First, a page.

3 I turn then to the applications by Chemical Trustee for a stay of the judgment and also for my disqualification. The present question arises in a reasonably complicated context. Last year I heard and determined complex proceedings between, inter alia, the Deputy Commissioner and Chemical Trustee, resolving those adversely to Chemical Trustee on 19 December 2014 in reasons published on that date: see Hua Wang Bank Berhad v Commissioner of Taxation  FCA 1392 (‘the principal judgment’). At an earlier stage in the litigation the Deputy Commissioner had issued notices of assessment to Chemical Trustee in relation to a number of income years in the period 2000 to 2012. It was upon those notices of assessment that the judgment sum, to which I have already referred, was entered on 23 May 2013. Costs at that time were assessed at $130,684.59.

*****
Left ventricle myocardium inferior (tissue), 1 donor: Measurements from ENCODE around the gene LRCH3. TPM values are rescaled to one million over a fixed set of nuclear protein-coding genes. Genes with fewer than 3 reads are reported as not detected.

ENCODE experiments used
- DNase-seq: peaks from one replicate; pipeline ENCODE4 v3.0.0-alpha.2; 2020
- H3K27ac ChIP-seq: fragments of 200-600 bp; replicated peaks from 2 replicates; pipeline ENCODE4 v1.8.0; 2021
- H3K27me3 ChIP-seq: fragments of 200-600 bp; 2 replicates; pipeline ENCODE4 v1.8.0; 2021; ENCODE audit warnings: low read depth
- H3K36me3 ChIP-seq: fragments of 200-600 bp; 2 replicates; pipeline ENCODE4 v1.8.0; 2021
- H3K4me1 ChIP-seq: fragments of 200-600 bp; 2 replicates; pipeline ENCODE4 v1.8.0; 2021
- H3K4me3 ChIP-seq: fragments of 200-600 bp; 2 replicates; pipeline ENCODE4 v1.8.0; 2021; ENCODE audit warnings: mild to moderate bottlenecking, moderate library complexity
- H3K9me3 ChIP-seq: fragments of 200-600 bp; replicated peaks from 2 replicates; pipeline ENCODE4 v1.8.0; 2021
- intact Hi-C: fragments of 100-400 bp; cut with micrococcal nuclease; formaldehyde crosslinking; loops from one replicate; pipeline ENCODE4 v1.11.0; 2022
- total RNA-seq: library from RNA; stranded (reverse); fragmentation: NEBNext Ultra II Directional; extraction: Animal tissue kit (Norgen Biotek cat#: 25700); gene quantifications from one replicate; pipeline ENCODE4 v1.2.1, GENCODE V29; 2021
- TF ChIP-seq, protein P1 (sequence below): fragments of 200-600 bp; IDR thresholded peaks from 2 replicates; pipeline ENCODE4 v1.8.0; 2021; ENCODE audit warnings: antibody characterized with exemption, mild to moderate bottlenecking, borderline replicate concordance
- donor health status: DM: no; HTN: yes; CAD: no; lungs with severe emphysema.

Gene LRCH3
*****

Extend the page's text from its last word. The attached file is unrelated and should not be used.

4 The subject matter of the notices of assessment which formed the basis for that judgment were different to the subject matter of the proceedings which I determined on 19 December 2014, although there appeared to be some agreement at the bar table that there was an overlap between the issues. In particular, I was told that the issues which arise from the objections which had been lodged in respect of those notices of assessment involved not only Chemical Trustee but also the role of Mr Vanda Gould. In the principal judgment I was very critical of Mr Gould and made a series of findings about him which ranged from adverse to seriously adverse.